I fail.

I feel like a very terrible person. I was reminded yesterday of my biggest character flaw, which is that I am very likely to not follow through on things I entirely intend on doing. It's like, when the time actually comes, my brain just pauses long enough for the moment to pass and then it's too late to fix it. Then I start feeling guilty and lock it away instead of trying to remedy the problem...yeah. It gets messy. Unfortunately, my husband and I both share this terrible trait (PLEASE don't let us pass it on to our children!!!!). We let down some friends pretty tremendously this week, and I am feeling tremendously awful about it.

About this time last year, my husband and I started attending Sabbath services with some friends of ours; we started coming at first because we felt like we wanted religion in our lives but we weren't really sure exactly what we believed. Our friends are extremely devoted to their religion and when they offered for us to join them, we thought it couldn't hurt to at least go once. We ended up going on a fairly regular basis, and although we wouldn't ascribe ourselves to their religion, we did start at least attempting to follow some of the basic rules, like eating kosher and observing the Sabbath.

Over the course of the year, we started to feel like we really belonged, like we were part of the fellowship of faith that our friends invited us in to.

Unfortunately, we are the "black sheep" of that fellowship. We forget holidays. We neglect to read the weekly portions. We basically are very nonchalant about this whole experience, whereas our friends are extremely devout and thorough about their devotion.

So, there's the background...I've kind of left a lot of it out because it goes in to the religious side of the issue more than I care to do. But what is important to know is that we've been growing in to this religious community for a whole year now and besides our friends who we attend services with, probably no one else in our lives is even aware that we've changed anything (because we've been failing so often at it).

This past week was Sukkot, a Jewish holiday that is celebrated in remembrance of the time that the children of Israel spent wandering the wilderness. The most notable part of Sukkot is that it is commanded that you spend the week dwelling in a sukkah (basically a tent, although there is a little more to it than that...the point is you are supposed to be sleeping outside all week).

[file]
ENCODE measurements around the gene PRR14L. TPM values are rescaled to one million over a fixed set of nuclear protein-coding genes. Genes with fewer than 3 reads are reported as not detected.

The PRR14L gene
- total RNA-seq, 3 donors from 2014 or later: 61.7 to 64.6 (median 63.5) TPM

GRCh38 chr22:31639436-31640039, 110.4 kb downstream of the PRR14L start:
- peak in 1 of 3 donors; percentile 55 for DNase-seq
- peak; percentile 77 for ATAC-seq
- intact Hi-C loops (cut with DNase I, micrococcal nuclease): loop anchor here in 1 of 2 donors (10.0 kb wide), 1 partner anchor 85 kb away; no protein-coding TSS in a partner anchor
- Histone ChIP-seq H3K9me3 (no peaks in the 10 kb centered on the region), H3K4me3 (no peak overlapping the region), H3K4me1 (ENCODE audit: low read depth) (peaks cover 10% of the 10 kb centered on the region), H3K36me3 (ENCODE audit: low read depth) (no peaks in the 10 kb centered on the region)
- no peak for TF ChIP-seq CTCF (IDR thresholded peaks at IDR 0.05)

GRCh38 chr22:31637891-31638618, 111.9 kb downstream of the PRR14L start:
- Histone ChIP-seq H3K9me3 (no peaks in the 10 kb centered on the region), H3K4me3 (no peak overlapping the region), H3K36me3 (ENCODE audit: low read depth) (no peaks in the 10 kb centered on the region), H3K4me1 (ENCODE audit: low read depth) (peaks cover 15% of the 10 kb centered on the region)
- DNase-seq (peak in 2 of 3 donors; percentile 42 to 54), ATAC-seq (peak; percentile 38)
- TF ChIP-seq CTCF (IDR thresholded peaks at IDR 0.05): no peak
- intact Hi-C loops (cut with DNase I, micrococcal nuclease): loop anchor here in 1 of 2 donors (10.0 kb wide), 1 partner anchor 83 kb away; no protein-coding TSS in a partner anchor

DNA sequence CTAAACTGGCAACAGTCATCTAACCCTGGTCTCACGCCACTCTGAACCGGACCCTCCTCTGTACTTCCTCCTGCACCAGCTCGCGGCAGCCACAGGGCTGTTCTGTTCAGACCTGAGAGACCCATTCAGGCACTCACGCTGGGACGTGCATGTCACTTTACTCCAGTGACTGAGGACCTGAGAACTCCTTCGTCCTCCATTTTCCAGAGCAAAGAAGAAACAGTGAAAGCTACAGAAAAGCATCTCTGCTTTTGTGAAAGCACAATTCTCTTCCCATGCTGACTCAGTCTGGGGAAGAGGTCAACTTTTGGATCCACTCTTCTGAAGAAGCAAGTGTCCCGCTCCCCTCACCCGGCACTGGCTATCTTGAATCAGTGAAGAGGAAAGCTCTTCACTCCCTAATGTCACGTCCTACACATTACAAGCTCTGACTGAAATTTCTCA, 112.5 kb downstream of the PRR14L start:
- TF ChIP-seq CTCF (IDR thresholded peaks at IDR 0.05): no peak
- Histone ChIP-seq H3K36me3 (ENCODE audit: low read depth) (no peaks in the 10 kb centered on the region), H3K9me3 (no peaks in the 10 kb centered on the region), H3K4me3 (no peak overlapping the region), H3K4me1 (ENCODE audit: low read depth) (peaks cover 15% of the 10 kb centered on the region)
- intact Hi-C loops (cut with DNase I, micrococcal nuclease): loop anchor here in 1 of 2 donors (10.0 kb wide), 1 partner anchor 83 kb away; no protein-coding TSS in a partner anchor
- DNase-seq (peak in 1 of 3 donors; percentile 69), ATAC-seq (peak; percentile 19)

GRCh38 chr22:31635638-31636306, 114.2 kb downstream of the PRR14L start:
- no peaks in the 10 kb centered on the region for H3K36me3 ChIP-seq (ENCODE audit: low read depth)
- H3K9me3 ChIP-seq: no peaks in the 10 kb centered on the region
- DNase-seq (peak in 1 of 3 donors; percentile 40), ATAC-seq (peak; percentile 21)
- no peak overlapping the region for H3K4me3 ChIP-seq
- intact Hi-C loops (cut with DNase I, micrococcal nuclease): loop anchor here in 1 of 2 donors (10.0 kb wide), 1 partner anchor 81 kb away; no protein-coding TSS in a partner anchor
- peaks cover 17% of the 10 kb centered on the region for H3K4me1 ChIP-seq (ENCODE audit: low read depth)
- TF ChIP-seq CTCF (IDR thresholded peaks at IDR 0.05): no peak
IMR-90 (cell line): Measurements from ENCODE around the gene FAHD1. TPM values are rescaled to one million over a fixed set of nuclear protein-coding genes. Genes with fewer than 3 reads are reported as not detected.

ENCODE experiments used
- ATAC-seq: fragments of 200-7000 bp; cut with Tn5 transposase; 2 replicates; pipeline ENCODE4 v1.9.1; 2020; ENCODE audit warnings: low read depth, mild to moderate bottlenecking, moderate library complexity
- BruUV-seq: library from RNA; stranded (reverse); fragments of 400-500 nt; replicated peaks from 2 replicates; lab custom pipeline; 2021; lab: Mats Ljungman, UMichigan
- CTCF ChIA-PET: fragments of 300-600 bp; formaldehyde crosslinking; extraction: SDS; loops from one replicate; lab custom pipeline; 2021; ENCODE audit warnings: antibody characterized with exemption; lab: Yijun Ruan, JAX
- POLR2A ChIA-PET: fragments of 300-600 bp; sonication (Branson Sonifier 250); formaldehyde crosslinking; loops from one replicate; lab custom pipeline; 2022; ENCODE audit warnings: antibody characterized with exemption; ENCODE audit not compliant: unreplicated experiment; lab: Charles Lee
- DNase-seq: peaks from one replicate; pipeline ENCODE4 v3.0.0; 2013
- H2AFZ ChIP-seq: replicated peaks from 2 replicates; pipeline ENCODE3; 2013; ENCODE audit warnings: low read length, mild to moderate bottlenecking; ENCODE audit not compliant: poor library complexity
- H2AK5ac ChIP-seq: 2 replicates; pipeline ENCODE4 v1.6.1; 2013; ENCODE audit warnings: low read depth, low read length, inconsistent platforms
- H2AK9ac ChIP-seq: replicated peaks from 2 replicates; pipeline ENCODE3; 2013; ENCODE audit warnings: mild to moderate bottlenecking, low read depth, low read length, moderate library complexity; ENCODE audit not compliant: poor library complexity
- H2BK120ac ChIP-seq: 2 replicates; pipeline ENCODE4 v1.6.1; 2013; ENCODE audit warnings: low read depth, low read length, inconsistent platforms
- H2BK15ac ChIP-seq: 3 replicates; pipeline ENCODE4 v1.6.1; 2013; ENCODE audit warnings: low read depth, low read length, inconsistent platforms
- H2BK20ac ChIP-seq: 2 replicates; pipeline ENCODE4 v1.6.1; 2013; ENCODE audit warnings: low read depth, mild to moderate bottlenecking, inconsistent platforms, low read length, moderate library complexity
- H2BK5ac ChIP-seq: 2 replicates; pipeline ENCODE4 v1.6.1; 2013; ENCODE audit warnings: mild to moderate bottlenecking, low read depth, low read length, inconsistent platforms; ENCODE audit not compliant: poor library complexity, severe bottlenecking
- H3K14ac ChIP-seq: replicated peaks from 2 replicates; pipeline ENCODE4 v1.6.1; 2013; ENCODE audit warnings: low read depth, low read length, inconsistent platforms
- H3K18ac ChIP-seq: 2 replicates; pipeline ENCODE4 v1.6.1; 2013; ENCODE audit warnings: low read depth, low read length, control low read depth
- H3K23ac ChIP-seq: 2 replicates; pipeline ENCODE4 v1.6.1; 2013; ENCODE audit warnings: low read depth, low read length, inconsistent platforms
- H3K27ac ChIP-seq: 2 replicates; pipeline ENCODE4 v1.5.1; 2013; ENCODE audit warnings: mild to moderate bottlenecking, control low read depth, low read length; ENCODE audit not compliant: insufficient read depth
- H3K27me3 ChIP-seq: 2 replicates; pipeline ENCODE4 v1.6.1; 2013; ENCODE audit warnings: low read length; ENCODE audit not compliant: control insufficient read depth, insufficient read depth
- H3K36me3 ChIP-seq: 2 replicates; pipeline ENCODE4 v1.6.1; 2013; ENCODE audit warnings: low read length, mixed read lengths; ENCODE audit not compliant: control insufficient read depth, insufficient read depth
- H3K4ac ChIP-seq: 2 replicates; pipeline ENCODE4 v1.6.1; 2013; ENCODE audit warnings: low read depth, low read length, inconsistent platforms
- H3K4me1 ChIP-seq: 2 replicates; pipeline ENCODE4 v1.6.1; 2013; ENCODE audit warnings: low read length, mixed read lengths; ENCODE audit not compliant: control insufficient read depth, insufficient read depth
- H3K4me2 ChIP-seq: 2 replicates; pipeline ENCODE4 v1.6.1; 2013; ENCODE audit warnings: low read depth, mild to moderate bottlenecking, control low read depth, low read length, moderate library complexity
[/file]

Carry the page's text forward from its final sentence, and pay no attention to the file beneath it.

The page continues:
We promised ourselves we were going to do this holiday like we were supposed to. We even made plans to set up our tent at our friends' house so we could celebrate at least part of the holiday with them. This was supposed to be the first holiday that we actually participated in, instead of just passively observing.

And then the kids got sick.

And then I got sick.

And suddenly, sleeping outside for an entire week in October didn't seem like such a great idea.

So, we made our excuses, told our friends we wouldn't be able to make it (which really was because we didn't want anyone else to get our illness), and we stayed home. Inside. With our pillowtop mattress and heat.

Yesterday, the last day of the holiday, the shit hit the fan, so to speak. I honestly didn't even know that yesterday was still part of the holiday, and moreover that it was a sabbath (meaning we shouldn't be cooking, cleaning, etc.) here I was, baking bread and mopping my floors, when our friends show up at our front door. >.<

Then, they ask "Oh, you already took your tent down?" >.<

Then, they give us a card. "This was for Sukkot, but you guys never came over..." >.<

Worst of all, after they leave and I open the has money in it. $200...because they felt that we qualified to be given part of their tithe for the year.

It's hard to adequately describe exactly how traumatic this whole situation is, but I suppose it is a little like being told you've just won a contest that you never entered. Now, of course, they weren't giving us the money because we "earned" it being so good all year or anything, but still, that they would choose to give US part of their tithe is kind of a big deal. And here we were doing everything the opposite of what they believe in (some with full awareness and some without).

They are the most gracious and understanding people I have ever met, and some of the best friends that my husband and I have. We love them like we love family (and we probably like them a little better than we like most of our family). It feels pretty awful to have so blatantly let them down.

We should have been doing this for ourselves, anyway, not for our friends. But the fact that we didn't do it at all is very depressing.

I was trying to think of the best solution for this problem, how I could help them to see how bad we feel and how much we want to change. I thought at first that I would write them a thank you card and try to explain it in there.

But then it came to me---words are the opposite of the solution here. Words are what I always use to alleviate problems. Because of this bad habit I've developed throughout my life, my "word" has become pretty useless. What I need is action.

The only real way for me to solve this problem, this "character flaw," in all its manifestations, is through action. In this, actions truly will speak volumes louder than words. It is time to start making myself accountable. I know I am capable of it-I do it every day in some areas of my life (for instance, I do NOT find myself letting my children down-I follow through with them more than I have ever done before in my life).

So now I need to work on doing it 100% of the time. Part of this requires figuring out what the heck is really important to me. Then I need to prove it.

Here goes nothing.

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